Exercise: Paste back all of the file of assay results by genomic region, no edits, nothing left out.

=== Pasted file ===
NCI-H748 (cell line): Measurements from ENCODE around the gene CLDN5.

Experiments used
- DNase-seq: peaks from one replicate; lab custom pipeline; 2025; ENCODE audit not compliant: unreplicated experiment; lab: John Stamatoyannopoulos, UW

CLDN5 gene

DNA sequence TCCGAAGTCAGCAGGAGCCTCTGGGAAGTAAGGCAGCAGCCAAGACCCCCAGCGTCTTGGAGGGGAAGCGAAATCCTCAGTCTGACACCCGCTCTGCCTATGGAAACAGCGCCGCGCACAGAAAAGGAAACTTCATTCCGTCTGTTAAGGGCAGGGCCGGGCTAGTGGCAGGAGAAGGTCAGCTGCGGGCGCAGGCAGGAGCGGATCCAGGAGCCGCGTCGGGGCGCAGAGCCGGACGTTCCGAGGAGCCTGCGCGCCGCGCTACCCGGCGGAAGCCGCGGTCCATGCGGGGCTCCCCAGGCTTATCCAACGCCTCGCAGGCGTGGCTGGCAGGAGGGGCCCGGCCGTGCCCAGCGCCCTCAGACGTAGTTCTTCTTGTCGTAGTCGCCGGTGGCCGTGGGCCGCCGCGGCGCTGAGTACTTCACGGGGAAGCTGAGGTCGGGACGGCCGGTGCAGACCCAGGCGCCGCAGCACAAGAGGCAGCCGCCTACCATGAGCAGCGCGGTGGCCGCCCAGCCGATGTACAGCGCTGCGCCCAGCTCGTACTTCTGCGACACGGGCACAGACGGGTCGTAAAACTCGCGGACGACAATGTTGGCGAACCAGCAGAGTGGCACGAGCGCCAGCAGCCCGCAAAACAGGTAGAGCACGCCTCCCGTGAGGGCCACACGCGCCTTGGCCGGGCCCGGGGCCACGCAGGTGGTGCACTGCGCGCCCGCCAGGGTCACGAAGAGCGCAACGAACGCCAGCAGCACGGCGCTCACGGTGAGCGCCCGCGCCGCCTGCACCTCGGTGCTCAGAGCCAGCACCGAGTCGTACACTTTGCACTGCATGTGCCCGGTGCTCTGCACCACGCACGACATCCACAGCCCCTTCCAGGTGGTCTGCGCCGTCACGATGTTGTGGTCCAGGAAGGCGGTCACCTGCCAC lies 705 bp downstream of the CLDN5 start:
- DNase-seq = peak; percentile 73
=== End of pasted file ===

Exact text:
NCI-H748 (cell line): Measurements from ENCODE around the gene CLDN5.

Experiments used
- DNase-seq: peaks from one replicate; lab custom pipeline; 2025; ENCODE audit not compliant: unreplicated experiment; lab: John Stamatoyannopoulos, UW

CLDN5 gene

DNA sequence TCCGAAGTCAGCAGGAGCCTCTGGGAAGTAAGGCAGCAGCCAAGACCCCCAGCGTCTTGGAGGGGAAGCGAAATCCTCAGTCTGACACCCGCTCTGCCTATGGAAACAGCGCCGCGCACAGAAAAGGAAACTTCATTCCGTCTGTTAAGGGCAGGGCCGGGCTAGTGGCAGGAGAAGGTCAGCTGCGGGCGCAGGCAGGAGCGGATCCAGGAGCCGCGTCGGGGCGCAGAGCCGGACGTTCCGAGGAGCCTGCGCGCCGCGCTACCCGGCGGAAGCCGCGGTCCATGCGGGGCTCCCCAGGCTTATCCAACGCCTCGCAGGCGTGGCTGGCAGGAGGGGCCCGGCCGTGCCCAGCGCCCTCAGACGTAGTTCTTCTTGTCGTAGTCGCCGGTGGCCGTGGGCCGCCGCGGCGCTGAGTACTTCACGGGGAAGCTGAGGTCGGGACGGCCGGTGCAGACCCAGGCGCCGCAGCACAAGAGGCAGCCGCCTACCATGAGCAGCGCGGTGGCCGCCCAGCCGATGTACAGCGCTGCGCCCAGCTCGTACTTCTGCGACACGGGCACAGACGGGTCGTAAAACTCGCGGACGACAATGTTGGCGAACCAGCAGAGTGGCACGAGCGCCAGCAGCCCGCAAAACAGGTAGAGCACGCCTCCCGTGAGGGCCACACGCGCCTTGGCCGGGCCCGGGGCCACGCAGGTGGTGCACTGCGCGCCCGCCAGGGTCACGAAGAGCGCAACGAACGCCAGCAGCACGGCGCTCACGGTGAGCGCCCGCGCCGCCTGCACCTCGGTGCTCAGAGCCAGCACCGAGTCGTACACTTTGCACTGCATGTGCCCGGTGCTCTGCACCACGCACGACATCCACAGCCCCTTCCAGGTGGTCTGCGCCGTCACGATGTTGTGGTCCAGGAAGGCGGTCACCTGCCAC lies 705 bp downstream of the CLDN5 start:
- DNase-seq = peak; percentile 73